Learn WingChun in 3D

Sihing Paul Wang teaches Sihing Ayron Johnson Section 3.

The International Academy of WingChun (IAW) imparts both a comprehensive learning methodology and teaching pedagogy of WingChun Self-Defense.

Previously, I introduced “Feed, Read, Deed” to guide your practice of specific exercises. The following — “Collect, Correct, Connect” — is a general framework to identify certain dimensions of progress. It clarifies the mode of learning you undergo at any moment. Continue reading

5 Techniques to Improve Your Technique

High-Tech Arm.

Technique is your basis in WingChun. By technique I mean the accuracy, efficacy and quality of your movements. It displays as being clear in your intention and clean in your action. This depends on right knowledge and ample practice.

If you are swimming, precise technique allows you to glide faster and longer through the water. Swinging a high-tech titanium bat lets you hit harder and farther than a wooden one. In Self-Defense, poor technique decreases the likelihood and increases the difficulty of successful application, which is dangerous in a survival context. Such sloppiness is often due to forcing and rushing. You can amplify, rather than substitute, technique with power and speed.

There are consequential visual, tactile and, especially, functional differences between merely good and extremely great technical performance. How do you hone the latter? Here are several suggestions I’d like to share with you: Continue reading

Ways You Can Train Alone

No one else? No problem!

I hear the following question fairly often. Perhaps it’s one that you have as well!

This issue comes up when a student is going away for some time. Also, training partners aren’t always available. Or, there’s curiosity about how to employ all means of advancement, which is four-fold.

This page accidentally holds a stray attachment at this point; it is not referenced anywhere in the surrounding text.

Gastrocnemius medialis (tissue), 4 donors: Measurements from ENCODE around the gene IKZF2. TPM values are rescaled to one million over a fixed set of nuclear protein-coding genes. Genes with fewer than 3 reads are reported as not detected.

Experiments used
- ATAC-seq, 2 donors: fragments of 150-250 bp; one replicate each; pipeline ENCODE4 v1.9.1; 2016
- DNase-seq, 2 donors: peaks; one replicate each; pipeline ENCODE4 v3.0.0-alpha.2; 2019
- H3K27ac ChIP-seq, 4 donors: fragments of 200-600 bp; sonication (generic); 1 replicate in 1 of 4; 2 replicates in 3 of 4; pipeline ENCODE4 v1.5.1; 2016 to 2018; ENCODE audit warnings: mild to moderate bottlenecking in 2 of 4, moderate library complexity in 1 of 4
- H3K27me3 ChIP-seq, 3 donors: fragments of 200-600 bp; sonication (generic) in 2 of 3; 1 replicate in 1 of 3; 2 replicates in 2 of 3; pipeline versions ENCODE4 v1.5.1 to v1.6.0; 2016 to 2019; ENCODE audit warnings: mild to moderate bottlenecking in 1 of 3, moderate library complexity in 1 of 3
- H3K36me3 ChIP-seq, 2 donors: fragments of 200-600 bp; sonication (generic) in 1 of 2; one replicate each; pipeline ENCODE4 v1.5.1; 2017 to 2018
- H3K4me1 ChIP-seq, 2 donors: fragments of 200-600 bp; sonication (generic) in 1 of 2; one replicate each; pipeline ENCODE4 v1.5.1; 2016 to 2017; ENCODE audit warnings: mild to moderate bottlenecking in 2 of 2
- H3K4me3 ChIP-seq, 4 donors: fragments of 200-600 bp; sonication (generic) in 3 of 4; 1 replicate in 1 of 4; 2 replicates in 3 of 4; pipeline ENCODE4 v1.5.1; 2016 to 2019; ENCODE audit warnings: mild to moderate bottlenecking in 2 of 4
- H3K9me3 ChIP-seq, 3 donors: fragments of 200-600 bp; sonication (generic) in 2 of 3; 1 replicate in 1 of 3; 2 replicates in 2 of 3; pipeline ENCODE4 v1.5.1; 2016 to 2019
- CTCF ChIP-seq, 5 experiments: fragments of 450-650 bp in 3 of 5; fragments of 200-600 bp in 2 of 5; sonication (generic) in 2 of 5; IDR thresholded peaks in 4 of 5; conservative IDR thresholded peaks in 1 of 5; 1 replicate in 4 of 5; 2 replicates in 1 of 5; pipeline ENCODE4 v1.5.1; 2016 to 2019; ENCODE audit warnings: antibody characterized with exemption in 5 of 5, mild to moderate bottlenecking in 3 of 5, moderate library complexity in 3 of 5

One of these layers is Personal Practice. It addresses the problem of:

How can I train by myself?

This is what I do and tell my students to try. I invite you to join us too: Continue reading

Feed, Read, Deed (Part 2 of 4)

Continued from Part 1.

In Part 1, I introduced a simple model of how to appropriately train WingChun Applications. There were three elements, which I call Feed, Read and Deed. Now let’s further examine the first of these.

What is a Feed

By Feed I mean the action of the partner who plays the initiating attacker. In the IAW methodology we perform two kinds of Feeds: WingChun and non-WingChun.

The former we primarily train in the context of Chi Sao (黐手 Adhering Arms), Guo Sao (過手 Passing Arms) and Puen Sao (盤手 Coiling Arms), where both partners apply WingChun attacks. Secondly, when we do Applications, the Feeds are non-WingChun. Finally, Lat Sao (甩手 Casting Arms) is a hybrid of both Feed types. I will focus on Application Feeds below: Continue reading

IAW Headquarters Trip – Day Five

Last night I enjoyed a dusk walk, and even a ripe snack of dark wild cherries, in the smiling countryside. This verdant landscape painted with flowering accents and framed by citrus skies seeped into my sleep.

My morning was mostly free. The only day off this trip. I used it to digest the copious information presented so far. Taking notes is a useful exercise to replay body patterns in mind, even if you can’t read them later on due to illegibilty or unintelligibility.

It wasn’t until evening that I reconvened with Sihing Tobias for one of the regular classes at the HQ. He introduced me as the US National Instructor and asked that I help teach his students. I was more than glad to oblige. Even while vowing once again to learn more German.

The fortunate fact is that WingChun is a universal language. Self-Defense is a basic human concern. Continue reading